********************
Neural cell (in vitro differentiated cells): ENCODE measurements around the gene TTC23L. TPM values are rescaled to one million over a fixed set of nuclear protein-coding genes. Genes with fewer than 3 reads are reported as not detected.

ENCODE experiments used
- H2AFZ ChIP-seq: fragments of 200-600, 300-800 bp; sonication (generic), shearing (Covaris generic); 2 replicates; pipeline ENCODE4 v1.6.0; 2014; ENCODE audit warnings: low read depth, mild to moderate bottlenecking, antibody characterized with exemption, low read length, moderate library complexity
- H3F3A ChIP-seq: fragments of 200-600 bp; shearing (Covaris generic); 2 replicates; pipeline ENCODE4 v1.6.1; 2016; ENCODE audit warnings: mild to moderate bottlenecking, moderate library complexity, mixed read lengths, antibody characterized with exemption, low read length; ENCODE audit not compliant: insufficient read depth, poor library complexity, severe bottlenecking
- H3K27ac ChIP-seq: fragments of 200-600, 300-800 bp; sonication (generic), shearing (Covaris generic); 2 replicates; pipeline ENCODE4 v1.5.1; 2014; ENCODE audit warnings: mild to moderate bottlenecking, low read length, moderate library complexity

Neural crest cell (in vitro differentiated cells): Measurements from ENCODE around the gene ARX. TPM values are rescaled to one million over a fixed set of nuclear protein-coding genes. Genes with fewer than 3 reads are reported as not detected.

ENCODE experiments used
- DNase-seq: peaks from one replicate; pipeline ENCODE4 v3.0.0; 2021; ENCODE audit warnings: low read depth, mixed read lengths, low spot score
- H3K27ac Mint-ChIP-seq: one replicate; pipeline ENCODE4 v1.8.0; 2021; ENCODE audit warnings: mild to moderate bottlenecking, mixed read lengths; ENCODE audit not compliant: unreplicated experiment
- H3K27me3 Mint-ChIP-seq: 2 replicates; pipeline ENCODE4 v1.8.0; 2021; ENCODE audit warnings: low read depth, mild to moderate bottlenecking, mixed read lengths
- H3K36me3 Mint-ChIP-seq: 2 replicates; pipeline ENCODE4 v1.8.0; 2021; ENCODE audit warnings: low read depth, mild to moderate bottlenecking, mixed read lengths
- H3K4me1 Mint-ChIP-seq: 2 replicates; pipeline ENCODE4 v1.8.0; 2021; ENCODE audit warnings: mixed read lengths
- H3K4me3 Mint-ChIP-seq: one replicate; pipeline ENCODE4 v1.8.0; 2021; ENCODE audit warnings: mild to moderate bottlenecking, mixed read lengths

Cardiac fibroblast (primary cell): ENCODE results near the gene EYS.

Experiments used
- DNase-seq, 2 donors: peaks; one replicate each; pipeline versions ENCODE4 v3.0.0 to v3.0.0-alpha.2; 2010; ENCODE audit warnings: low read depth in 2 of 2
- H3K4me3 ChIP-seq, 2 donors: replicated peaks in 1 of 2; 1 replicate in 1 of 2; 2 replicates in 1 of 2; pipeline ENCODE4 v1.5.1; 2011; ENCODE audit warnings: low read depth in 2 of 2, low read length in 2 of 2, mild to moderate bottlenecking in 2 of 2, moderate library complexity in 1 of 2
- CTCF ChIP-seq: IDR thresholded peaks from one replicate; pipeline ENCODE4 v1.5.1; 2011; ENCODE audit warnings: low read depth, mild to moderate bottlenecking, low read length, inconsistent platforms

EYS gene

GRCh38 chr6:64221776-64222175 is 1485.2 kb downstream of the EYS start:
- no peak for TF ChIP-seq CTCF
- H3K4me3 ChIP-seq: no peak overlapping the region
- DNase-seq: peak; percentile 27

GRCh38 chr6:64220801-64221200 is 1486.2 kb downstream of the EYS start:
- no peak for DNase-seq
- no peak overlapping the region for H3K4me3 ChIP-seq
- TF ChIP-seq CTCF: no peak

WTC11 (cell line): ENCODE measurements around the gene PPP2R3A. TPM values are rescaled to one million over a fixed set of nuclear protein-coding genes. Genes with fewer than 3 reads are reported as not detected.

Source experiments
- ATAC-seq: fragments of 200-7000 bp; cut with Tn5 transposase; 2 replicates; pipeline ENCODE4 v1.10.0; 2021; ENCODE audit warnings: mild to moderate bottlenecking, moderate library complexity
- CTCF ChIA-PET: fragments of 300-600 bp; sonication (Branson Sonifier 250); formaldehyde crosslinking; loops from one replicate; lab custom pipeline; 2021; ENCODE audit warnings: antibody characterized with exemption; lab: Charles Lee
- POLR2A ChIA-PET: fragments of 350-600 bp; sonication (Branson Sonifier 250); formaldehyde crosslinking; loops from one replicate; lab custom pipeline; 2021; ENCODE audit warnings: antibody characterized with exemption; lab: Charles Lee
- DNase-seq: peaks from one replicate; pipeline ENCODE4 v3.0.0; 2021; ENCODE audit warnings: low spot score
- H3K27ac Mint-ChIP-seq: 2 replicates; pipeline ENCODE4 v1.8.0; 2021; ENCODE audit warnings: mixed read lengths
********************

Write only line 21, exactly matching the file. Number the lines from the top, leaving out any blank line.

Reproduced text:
- no peak for TF ChIP-seq CTCF